It looks like the lair of a Bond Villian, but Oceanic Victor’s floating HQ just off Granite Island near Victor Harbor, South Australia actually conceals something far more exciting – tuna fish you can swim with and sharks you can cuddle! It’s an easy day trip from Adelaide – as we discovered when we went in for a dip with both.
Disclosure: I was given the chance to swim with the tuna for free in return for an honest review – see more details below. Some links in this post are affiliate links. That means I earn a small commission if you book through them. This does not cost you any extra.
What It’s Like to Swim With Tuna
I’m lying face down in the water. Just past my head is a dead pilchard and, barrelling its way towards it with its hungry face on, is about 40kg of tuna fish!
A tuna fish that, if it puts its mind to it, can accelerate to 75kph (47mph) – I’m really hoping my one isn’t short-sighted.
Thankfully, he/she seems to have their fish detection radar intact – he swoops in, grabs his snack and is off back to the other side of the Oceanic Victor aquarium pretty much faster than I can blink.
All around me I can hear people whooping as more tuna do the same, leaving just a spray of water in their wake – we’re in the middle of a fishy feeding frenzy and it’s mindblowing.
How did the Tuna Swim in Victor Harbor Start?
The idea of swimming with tuna was first started by Oceanic Victor in Port Lincoln, South Australia, but in 2017 the team towed their enormous 74-tonne in-sea aquarium to a new space about 2km off Granite Island, close to Victor Harbor, a seaside town that’s an easy 90-minute drive from Adelaide.
It’s currently the only place in the world that offers this type of swimming with tuna experience.
Two or three times a day, the team pick up swimmers in their catamaran, the Tuna Express, and whisk them across the water to tuna central where about 50 huge fish are swimming around eagerly awaiting your arrival.
Once you’re togged up in a snorkel, mask, wetsuit and booties and gloves – in case your tuna misses the fish and takes a nip at your fingers – it’s time to jump in.
Within seconds, you’re surrounded by the tuna – huge grey-blue fish with pretty yellow points along their back. Considering the closest I’ve ever been to one of these majestic creatures before is at the winning end of a sandwich, I’m feeling pretty guilty when I realise how amazing they are.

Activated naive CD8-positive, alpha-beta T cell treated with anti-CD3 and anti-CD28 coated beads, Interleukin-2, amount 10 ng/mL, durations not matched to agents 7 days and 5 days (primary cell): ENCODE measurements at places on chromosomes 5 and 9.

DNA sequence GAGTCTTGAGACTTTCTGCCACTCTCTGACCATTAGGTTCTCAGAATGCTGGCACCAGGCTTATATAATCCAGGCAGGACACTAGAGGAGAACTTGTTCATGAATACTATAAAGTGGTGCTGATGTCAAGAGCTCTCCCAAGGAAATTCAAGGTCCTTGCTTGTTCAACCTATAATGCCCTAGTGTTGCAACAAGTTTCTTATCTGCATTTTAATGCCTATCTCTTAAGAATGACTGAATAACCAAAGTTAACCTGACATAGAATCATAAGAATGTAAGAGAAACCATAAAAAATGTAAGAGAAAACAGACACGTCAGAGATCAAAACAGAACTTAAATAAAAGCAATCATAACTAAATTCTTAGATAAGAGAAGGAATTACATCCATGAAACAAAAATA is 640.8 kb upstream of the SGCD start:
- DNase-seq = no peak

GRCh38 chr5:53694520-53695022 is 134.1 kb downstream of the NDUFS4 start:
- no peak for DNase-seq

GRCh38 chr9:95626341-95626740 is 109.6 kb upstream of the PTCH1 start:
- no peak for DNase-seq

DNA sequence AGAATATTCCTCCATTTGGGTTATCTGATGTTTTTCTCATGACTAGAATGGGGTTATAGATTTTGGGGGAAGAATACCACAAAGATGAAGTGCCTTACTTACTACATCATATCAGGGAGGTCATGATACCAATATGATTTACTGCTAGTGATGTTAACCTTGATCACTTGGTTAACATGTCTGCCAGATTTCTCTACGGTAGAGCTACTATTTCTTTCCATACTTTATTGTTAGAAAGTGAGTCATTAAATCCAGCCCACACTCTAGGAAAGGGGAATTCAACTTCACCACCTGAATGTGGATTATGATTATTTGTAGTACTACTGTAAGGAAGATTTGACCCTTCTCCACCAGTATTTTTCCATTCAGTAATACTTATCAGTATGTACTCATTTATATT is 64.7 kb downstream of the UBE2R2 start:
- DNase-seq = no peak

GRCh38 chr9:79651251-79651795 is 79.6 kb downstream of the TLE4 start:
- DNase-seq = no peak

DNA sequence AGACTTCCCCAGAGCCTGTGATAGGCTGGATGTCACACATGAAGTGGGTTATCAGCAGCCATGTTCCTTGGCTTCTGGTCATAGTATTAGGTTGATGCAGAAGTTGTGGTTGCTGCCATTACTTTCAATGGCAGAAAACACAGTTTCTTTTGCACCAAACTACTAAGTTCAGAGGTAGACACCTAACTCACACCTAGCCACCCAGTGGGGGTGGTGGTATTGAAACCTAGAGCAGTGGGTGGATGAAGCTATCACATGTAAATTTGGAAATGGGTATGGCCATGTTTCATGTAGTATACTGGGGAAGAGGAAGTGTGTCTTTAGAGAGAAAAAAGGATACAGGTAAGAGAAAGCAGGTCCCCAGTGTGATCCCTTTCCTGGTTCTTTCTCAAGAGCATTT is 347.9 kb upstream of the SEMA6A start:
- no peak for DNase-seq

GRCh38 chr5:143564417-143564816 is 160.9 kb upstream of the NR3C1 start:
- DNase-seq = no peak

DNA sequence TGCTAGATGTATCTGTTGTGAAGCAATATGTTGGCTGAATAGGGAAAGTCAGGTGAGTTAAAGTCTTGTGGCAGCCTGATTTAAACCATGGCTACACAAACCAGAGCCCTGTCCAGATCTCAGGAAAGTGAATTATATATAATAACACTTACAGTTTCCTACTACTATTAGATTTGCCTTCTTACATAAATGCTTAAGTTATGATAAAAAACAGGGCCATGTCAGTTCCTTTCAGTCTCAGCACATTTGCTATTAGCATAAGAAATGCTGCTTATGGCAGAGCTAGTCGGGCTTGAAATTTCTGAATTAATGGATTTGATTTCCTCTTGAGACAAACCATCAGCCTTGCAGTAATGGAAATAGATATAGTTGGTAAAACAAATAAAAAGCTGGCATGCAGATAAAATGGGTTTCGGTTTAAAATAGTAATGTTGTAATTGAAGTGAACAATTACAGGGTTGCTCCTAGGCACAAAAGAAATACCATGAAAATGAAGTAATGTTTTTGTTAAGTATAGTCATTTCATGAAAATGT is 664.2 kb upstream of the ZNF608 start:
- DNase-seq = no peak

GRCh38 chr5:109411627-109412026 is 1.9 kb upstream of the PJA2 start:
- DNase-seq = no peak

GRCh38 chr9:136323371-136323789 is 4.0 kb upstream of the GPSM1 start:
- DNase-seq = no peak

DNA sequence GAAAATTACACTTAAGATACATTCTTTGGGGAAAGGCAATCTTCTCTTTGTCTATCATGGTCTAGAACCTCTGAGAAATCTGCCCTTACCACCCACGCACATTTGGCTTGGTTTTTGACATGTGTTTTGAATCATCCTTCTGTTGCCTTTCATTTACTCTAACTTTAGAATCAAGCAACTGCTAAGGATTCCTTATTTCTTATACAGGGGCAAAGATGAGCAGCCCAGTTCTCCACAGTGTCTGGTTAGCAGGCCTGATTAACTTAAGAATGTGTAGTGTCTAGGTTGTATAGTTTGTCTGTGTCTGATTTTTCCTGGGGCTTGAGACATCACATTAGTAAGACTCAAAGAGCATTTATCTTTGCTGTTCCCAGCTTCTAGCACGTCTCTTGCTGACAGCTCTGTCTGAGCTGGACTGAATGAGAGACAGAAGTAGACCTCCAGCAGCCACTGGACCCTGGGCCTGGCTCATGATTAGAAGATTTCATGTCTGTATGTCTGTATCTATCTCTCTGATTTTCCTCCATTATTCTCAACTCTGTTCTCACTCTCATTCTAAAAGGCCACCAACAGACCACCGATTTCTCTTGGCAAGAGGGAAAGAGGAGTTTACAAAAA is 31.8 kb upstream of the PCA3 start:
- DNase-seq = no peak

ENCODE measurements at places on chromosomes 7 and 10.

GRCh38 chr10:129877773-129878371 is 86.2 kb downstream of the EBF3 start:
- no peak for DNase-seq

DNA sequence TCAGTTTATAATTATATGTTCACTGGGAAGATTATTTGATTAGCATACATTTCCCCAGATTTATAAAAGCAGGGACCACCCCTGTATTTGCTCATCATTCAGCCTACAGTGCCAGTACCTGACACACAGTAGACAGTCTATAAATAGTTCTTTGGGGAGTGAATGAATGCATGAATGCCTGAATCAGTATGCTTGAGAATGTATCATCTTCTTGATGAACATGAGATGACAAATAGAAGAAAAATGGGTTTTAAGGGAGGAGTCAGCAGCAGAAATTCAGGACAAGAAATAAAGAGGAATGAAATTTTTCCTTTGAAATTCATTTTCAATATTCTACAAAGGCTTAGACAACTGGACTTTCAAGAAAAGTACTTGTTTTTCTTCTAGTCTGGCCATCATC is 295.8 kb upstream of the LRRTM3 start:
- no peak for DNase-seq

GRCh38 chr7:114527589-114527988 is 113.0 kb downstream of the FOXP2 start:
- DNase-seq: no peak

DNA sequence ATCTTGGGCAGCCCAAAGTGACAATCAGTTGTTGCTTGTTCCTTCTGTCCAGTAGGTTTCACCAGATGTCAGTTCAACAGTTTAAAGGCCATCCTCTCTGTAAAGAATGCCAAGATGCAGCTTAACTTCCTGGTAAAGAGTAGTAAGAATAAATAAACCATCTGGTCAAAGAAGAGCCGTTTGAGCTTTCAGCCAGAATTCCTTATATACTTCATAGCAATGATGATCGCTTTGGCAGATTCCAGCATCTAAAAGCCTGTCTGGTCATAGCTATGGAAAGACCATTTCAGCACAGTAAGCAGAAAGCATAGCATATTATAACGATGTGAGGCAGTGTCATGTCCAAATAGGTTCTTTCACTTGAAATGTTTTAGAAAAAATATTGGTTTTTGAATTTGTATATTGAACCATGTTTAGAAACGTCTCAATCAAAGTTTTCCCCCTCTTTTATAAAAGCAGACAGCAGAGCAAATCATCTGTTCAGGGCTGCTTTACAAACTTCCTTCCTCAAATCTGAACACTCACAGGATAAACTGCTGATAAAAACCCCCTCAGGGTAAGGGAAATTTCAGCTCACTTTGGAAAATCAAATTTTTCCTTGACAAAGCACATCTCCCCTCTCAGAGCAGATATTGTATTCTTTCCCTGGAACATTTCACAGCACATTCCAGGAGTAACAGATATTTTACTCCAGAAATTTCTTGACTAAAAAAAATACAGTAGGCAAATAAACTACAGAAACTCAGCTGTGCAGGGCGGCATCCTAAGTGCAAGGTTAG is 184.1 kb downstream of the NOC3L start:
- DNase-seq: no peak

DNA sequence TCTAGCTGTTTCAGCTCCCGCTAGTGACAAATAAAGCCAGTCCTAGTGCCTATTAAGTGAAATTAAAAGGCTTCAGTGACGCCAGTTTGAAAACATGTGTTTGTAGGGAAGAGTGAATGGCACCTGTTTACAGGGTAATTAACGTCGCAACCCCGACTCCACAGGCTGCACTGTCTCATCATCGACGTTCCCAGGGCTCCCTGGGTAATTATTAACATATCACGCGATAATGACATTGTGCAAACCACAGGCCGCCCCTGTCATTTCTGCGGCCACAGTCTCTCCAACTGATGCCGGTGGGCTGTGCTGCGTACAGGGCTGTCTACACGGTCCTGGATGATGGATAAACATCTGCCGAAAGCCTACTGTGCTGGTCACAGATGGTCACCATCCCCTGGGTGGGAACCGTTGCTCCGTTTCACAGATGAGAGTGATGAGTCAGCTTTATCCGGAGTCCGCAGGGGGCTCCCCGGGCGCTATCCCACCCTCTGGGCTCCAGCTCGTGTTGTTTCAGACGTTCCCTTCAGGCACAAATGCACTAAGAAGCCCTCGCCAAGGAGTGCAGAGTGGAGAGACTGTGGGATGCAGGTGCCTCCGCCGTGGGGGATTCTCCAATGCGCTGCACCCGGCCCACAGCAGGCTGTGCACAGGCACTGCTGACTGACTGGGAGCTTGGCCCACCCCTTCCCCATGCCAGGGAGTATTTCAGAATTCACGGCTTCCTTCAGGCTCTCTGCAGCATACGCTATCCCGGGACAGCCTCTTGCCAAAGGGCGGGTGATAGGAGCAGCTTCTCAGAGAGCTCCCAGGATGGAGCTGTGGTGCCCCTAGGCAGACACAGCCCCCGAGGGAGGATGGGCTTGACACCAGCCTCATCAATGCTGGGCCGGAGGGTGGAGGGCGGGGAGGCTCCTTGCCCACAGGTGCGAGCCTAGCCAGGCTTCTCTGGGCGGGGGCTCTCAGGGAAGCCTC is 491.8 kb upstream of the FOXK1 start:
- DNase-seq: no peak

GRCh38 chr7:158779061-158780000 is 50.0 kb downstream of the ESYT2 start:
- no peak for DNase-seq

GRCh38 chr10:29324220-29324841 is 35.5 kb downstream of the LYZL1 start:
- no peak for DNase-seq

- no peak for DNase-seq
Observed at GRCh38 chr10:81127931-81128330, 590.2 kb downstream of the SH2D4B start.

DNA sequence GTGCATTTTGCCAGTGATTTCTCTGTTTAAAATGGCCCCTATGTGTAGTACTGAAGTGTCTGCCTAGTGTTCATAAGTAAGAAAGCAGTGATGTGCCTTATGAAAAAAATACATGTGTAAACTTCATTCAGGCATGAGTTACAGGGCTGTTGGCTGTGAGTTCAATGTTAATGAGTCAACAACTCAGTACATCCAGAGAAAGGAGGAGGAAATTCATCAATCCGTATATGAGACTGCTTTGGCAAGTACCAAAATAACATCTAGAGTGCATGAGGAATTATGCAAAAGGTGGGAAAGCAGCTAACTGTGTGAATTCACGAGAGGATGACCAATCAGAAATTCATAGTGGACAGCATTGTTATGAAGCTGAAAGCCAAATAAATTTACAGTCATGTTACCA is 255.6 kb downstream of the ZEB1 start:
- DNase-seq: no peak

You see tuna are known as the Ferrari of the Sea as they can swim at up to 70kph if they are hunting for food, although they normally just pootle around at 2-3kph.
They can never stop swimming or they sink and they have to eat five per cent of their body weight each day.
Swimming with tuna was a fantastic thrilling experience, only marred ever so slightly by my wetsuit which I hated!
I’d never worn a full wetsuit before, only a half suit, and I could not get my buoyancy right (I’m thinking I had some air trapped somewhere it shouldn’t have been and at once point I was floundering about like an upside-down tortoise!) – thankfully, there was a handy rail I could hang onto and still enjoy things.
The benefit of my hopelessness though is that I can tell you, you’d still be able to swim with the tuna and enjoy the experience if you were a bit of a nervous swimmer. You can literally hang on and the fish come swooping past.
I’m not totally sure how long we were actually swimming with tuna for – it seemed to whizz by in a wave (literally) of flashing fins and flicking tails, but, I’d estimate it was about 30-40 minutes until we stopped because the fish had eaten their fill – but once we got out there was more fun to be had in the rest of Oceanic Victor’s floating aquarium!
What Can You Do When You Finish Swimming With Tuna?
In the middle of the circular area in which the tuna live you’ll find a second aquarium, this one holding smaller fish and two Port Jackson sharks – and these are the sharks you can cuddle.
‘Just hold her tummy and she’ll think she’s lying on the bottom,’ says marine biologist Fernando as he shows me what to do. She certainly seems quite happy and relaxed – at one point I think she’s smiling.
The most surprising thing is not that I’m cuddling a shark and haven’t lost any kind of limb, but how sandpapery her skin is, I always thought sharks would be smooth.
While swimming with tuna was awesome, I think playing with the Oceanic Victor sharks was the highlight of my day. The team there refer to them as ‘sea puppies’ and I can see why.
But even that is not all you can do when on Oceanic Victor – there’s also an underwater viewing area which lets you watch the tuna in close up (check out the video below) and a tank full of starfish and crabs to watch.